Cosmological Revolution IV: Galileo

Galileo's Telescopic Observations
Galileo on Religion and Science: Letter to Princess Christina
The Conflict between Galileo and the Inquisition

Galileo is one of the most fascinating of the renaissance cosmologists. He made important contributions to physics, especially mechanics, and indeed, he developed a new physics, effectively replacing the old Aristotilean physics as a basis for astronomy. He was important both as an experimentalist and mathematician. Secondly, he made important astronomical discoveries with an invention of his own: the telescope. We have here the introduction of a new technology for the first time in cosmology, other than aids to calculation and representation which had existed before (transits, astrolabes etc.) The telescope would lead to major new discoveries, and for the first time distinguish between the Copernican and Ptolemaic systems observationally. Finally, his life and especially his trial and condemnation by the inquisition, bring out the problem and the complexity of the relation between science and religion, and between scientific freedom and institutional constraints (which is not the same problem).

Galileo's life (1564-1642) overlapped that of Kepler (1571-1630); they were thus contemporaries. Perhaps this is one reason that Galileo did not use Kepler's elliptical orbits: they were still in the process of gestation when he had already begun his career. Galileo (born in Pisa and raised in Florence) initially went to university to study arts and medecine, but chancing upon a lecture on Euclid's geometry, he switched to the study of mathematics. He was soon appointed, at age 25, to a post at Pisa, where he remained some 20 years, during which time he developed his mathematical skills and became a defender (though in private) of Copernicus. He did considerable work on Archimedes mechanics at the same time. It was there that he did his experiments on the free fall of bodies, from the leaning tower in that city, of course. In 1592, he was appointed to a chair at Padua. Galileo's academic career was successful, but he continued to search for new ways to make discoveries, not content to sit back and enjoy his station.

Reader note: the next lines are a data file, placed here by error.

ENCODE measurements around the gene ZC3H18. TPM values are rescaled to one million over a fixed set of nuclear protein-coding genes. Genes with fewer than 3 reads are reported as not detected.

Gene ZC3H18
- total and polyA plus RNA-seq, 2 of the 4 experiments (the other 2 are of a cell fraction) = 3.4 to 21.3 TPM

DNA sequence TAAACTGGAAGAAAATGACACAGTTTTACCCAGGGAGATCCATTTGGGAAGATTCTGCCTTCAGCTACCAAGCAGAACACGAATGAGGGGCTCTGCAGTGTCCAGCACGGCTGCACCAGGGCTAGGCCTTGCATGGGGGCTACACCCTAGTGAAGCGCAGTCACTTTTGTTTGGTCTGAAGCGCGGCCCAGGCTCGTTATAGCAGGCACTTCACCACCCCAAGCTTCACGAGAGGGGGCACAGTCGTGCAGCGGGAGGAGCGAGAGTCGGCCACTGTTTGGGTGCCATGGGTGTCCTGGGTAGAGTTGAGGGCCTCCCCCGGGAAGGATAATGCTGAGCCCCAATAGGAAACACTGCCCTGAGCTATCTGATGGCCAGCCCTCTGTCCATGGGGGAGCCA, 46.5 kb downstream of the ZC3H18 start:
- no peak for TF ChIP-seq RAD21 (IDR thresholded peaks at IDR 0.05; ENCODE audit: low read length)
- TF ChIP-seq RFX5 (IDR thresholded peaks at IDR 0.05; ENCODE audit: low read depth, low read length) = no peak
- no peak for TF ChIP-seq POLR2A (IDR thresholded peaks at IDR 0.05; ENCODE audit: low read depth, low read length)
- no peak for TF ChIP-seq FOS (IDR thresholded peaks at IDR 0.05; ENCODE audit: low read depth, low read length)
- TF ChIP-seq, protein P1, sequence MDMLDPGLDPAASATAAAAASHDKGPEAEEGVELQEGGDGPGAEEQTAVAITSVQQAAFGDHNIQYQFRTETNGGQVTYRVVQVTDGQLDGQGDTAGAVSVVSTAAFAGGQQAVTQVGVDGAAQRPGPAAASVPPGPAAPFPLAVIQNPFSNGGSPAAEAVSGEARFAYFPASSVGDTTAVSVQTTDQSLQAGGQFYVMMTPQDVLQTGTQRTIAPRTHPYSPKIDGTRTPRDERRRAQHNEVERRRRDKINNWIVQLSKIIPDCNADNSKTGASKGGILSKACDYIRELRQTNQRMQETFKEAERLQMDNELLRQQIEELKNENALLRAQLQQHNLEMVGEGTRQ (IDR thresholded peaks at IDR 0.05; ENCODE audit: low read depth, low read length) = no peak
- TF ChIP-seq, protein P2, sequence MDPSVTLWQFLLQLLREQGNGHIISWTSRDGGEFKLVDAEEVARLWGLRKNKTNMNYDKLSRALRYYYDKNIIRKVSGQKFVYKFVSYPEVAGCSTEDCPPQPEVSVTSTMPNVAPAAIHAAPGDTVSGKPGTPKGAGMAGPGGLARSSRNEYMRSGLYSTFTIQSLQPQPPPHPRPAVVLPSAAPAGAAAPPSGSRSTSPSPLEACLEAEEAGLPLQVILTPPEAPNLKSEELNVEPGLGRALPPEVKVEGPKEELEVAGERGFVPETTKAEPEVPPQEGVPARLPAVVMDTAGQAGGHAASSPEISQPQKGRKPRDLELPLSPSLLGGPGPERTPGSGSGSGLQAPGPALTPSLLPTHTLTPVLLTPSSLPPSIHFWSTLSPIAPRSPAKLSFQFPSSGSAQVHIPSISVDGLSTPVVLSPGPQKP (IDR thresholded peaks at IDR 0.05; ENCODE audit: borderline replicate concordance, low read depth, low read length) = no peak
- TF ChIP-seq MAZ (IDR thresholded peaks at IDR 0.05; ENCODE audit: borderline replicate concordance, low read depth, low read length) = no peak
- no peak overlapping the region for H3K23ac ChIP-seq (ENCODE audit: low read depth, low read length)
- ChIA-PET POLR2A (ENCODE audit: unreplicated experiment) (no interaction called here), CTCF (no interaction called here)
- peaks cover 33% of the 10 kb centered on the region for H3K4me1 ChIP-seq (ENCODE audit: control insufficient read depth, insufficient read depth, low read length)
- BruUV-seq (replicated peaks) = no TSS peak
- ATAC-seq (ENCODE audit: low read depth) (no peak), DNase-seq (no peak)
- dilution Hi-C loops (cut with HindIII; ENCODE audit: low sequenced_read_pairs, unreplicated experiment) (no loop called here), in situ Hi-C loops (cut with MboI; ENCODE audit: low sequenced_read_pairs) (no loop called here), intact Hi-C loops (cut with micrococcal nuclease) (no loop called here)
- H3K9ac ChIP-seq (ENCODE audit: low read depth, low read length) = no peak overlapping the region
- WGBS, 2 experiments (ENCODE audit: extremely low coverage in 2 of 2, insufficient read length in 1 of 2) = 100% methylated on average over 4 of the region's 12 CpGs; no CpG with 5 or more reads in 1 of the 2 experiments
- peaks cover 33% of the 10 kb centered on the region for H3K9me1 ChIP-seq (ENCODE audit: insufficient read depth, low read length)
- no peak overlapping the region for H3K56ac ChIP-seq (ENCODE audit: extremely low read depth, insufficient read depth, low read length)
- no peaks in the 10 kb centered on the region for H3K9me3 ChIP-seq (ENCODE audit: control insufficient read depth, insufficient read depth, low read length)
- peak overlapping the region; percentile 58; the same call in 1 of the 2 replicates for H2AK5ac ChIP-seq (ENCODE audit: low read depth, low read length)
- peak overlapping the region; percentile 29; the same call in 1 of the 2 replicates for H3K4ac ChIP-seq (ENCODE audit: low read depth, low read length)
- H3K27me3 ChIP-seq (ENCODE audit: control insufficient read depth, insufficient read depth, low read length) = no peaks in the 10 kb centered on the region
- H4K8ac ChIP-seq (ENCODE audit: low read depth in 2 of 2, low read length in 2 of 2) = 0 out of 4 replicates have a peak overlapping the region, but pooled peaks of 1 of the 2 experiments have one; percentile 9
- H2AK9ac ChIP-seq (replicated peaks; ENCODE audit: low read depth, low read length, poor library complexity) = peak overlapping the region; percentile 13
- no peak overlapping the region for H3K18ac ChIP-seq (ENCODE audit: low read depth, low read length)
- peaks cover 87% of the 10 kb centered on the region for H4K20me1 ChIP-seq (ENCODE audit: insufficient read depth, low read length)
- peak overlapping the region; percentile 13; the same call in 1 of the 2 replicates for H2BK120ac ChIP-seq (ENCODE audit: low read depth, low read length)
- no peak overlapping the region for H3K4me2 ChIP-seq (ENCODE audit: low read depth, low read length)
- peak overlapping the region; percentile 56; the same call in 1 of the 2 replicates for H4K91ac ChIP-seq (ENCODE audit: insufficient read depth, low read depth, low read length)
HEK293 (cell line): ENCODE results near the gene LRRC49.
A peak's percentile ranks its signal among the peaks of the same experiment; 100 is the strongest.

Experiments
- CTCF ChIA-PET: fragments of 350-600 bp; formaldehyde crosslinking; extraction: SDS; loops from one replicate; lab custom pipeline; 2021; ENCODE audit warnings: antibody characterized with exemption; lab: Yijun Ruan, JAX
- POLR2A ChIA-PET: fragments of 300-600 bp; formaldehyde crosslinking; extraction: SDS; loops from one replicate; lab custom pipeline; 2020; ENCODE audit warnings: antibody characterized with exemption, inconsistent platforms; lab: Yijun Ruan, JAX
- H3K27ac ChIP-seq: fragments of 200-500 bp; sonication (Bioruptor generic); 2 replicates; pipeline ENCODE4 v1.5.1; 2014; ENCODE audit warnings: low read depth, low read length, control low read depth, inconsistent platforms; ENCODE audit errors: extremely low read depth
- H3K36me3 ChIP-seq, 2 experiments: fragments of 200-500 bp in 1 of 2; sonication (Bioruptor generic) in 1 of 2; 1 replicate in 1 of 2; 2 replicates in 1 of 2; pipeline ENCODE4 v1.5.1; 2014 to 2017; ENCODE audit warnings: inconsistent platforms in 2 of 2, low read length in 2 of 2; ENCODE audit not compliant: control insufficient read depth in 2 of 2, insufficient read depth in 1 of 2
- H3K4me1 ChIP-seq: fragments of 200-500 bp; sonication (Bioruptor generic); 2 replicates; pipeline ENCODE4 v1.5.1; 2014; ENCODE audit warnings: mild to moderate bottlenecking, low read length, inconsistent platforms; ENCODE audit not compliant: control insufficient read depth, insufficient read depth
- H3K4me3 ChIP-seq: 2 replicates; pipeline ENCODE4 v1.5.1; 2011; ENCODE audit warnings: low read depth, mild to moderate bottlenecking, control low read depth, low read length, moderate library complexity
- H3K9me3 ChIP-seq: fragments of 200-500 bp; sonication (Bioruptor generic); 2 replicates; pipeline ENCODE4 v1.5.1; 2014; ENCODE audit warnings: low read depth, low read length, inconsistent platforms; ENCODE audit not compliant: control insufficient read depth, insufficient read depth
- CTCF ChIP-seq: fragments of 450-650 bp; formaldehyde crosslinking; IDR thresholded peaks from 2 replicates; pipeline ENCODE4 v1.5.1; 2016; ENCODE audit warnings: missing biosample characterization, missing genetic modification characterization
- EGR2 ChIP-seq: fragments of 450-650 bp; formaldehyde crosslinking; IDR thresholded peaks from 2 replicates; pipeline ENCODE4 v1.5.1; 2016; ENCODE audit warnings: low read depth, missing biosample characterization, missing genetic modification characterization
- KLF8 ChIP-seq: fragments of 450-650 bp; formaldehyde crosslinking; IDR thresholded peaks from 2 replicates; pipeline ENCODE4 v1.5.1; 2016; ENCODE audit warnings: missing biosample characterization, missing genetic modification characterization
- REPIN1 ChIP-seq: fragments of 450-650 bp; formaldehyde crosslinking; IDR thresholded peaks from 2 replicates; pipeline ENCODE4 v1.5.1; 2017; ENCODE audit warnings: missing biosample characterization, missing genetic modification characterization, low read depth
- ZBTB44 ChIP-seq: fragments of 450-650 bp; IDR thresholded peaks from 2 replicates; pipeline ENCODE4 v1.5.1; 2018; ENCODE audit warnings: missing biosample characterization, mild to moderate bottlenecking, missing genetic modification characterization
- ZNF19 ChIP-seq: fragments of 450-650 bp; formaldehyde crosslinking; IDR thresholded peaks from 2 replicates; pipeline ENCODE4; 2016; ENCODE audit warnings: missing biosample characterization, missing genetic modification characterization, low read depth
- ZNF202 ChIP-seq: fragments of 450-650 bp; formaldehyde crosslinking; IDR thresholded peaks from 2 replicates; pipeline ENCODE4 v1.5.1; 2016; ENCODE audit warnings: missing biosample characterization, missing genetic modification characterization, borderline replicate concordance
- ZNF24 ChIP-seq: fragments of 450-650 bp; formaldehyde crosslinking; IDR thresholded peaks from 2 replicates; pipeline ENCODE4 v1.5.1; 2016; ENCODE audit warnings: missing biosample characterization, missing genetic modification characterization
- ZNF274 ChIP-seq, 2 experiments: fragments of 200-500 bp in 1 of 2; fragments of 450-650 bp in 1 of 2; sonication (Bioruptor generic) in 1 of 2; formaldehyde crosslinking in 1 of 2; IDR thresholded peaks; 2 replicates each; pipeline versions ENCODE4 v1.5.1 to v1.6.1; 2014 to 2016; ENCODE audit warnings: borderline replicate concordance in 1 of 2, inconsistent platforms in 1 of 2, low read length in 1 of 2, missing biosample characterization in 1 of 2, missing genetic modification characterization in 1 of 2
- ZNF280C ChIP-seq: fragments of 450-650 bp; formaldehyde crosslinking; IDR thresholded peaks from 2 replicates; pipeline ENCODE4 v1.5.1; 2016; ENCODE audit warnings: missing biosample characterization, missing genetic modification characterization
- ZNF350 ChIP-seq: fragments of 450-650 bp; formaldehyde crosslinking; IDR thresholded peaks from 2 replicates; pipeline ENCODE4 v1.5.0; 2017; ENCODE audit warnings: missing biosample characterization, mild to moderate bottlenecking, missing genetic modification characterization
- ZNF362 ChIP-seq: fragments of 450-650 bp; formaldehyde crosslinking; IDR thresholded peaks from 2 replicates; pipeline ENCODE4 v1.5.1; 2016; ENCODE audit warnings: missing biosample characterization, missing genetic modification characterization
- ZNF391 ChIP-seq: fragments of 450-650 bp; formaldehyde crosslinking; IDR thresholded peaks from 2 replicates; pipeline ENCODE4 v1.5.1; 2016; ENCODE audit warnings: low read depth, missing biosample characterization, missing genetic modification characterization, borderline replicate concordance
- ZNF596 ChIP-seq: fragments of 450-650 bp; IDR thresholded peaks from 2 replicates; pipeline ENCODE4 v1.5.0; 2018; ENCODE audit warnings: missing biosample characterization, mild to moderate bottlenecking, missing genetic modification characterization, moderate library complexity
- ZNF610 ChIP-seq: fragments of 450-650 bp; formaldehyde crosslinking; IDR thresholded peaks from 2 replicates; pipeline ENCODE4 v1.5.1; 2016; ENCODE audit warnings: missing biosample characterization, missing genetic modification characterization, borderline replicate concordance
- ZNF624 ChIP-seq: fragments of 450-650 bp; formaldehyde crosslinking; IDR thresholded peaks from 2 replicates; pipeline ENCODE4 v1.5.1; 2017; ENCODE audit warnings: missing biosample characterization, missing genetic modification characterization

Galileo's Telescopic Observations

In 1609, Galileo was angling for a more prestigious and better paid apointment at Florence, he heard of a new invention: a spy glass, probably first developed in Holland, which allowed the observation of distant objects at sea as if one were close by.

The spy-glass was first described in October of 1608, and within a year news had gotten to Galileo and he adapted the lens system to produce a crude but effective 30x magnification in a telescope. The combination of lens involved a convex objective lens: () which focuses the light rays at a point, and a concave eyepiece lens: )( which spreads the rays to the eyes. This is known as a refracting telescope.

He began his observations in January 1610, in March 1610 pubished his book, the Starry Messenger, detailing the amazing discovery he had made: the moons of Jupiter. Here are his own words: "On the seventh day of Janaury in this present year 1610, at the first hour of the night, when I was viewing the heavenly bodies with a telescope, Jupiter presented itself to me; and because I had prepared a very excellent instrument for myself I perceived... that beside the planet were three starlets, small indeed, but very bright" (D/O of Galileo, p. 51). At first he thought they were part of the stellar background, but their arrangement and brilliance caught his attention.